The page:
Lost opportunity cost plays a very small role because borrowers rarely consider alternative investments. They are in the business of lending money and lending money is a reasonably exact science. Credit scores, for example, allow all lender to see the same information when making a decision on lending funds. Different lenders have different rates. All loans from that particular lender will have the same interest rate (or reasonably so) for loans to borrowers with a similar financial makeup.

The value of the currency and its rate of change also play a small, if nonexistent role in lending rates. Most currencies change in value against other currencies by insignificant amounts on a daily basis. Periodically a currency will go into free fall. This is caused by high inflation which is caused by a government out of control in the money printing business. We saw some countries in Western Europe require bailouts recently due to loss of confidence. The rate of interest these countries had to pay was extremely high compared to other developed nations. The currencies suffered as a result. With uncertainty in the currency, few wanted to lend or borrow in that currency.

Now let’s relate this to cryptocurrencies. Bitcoin, as our example, can change in value more than the currency of a failing state. It is not uncommon for a cryptocurrency to change in value more than 20% in a single month. 

With such volatility in the currency, the risks to the lender and borrower are massive and go beyond the normal credit-worthiness of the borrower and the current and expected inflation rate. If everyone believes the cryptocurrency is going to continue climbing, lenders will be reluctant to borrow, except at extraordinary rates. Lending out their bitcoin would cost them the opportunity to benefit from the continued rise in the value of bitcoin. It would take a very high interest rate to seduce the lender to lend out their digital currency. 

Borrowers will have the opposite attitude. They will not be willing to borrow at such high rates with the risk that the cryptocurrency does not change in value as assumed. If bitcoin doesn’t climb in value enough the borrower is stuck with an even higher interest rate as compared to other currencies.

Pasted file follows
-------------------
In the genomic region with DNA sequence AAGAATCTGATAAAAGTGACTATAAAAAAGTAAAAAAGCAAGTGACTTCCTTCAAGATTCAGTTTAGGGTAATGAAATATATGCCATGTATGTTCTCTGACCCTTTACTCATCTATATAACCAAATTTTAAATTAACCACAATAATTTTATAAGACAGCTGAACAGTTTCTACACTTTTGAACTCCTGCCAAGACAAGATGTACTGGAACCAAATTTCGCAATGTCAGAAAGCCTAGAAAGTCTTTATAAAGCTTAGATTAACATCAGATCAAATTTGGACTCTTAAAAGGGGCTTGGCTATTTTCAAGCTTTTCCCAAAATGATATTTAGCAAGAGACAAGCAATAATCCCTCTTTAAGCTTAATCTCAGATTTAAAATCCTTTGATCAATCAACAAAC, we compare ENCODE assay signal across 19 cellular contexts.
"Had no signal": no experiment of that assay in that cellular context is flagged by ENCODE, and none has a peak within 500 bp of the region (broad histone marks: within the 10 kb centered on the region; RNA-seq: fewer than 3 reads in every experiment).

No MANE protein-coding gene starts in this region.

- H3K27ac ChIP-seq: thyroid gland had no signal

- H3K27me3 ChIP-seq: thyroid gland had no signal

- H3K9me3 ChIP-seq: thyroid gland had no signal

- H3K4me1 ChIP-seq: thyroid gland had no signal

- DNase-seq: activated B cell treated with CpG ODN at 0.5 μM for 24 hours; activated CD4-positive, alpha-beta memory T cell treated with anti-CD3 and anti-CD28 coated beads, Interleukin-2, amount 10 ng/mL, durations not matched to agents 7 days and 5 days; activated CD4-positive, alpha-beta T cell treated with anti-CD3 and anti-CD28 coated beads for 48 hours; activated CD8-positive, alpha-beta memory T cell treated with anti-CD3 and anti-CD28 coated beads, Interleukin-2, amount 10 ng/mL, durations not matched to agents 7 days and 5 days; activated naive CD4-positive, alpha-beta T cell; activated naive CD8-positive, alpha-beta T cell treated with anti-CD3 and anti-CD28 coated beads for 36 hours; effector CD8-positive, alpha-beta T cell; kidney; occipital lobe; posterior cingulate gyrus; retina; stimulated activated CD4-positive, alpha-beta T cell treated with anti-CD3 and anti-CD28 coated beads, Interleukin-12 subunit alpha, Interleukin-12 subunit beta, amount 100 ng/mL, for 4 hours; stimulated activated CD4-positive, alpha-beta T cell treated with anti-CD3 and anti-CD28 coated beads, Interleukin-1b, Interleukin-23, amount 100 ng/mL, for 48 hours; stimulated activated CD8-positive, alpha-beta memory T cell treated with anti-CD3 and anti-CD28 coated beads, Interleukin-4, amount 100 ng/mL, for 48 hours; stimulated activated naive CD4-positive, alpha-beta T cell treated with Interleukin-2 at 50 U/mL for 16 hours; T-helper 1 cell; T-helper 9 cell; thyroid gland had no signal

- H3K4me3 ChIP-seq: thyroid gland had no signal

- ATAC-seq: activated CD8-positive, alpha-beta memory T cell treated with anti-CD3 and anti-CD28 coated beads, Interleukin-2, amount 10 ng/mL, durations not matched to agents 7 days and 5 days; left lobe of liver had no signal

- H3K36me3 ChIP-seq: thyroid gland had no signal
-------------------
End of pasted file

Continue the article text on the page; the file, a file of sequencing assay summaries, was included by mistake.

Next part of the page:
Update: I was reminded you can deposit your virtual currencies and receive interest here. That means you can earn a return on your savings in cryptocurrencies. As a comment introduced me to this, I decided to sign up for the affiliate program. You could turn this accountant into a massive liar if you sign up with BlockFi using the link, as they pay $10 in bitcoin. (I said I would never buy a cryptocurrency. As for owning, well, that could be a different story.)

When was the last time you heard anyone worried about the change in the value of the dollar playing into their lending attitudes? When inflation ran high in the 1970s and and early 80s it was an issue. Inflation was killing the dollar, causing higher interest rates, and rates climbed to adjust for the currency devaluation (inflation) risk. High interest rates carry a higher risk. If the asset purchased with the borrowed funds does not appreciate at least as fast as the loan interest, the borrower is effectively paying a higher original price for the asset. 

Who wants to borrow 10 bitcoins to mortgage a home purchase when those same bitcoins might be worth $500,000 per bitcoin later? Unless you think you will see high inflation increasing your income, the risk is phenomenal. (Yes, if you are paid in bitcoin it affects the numbers.) Of course, you could borrow the bitcoins and hedge it against another currency like the US dollar. But that is the point. If everything goes back to legal currency, the cryptocurrency is just a high stakes gamble. Only when people start converting dollars to cryptocurrencies because the cryptocurrency is the overwhelmingly preferred mode of exchange, will cryptocurrencies replace legal tender. And that is unlikely because governments do not like to lose control over money within their borders.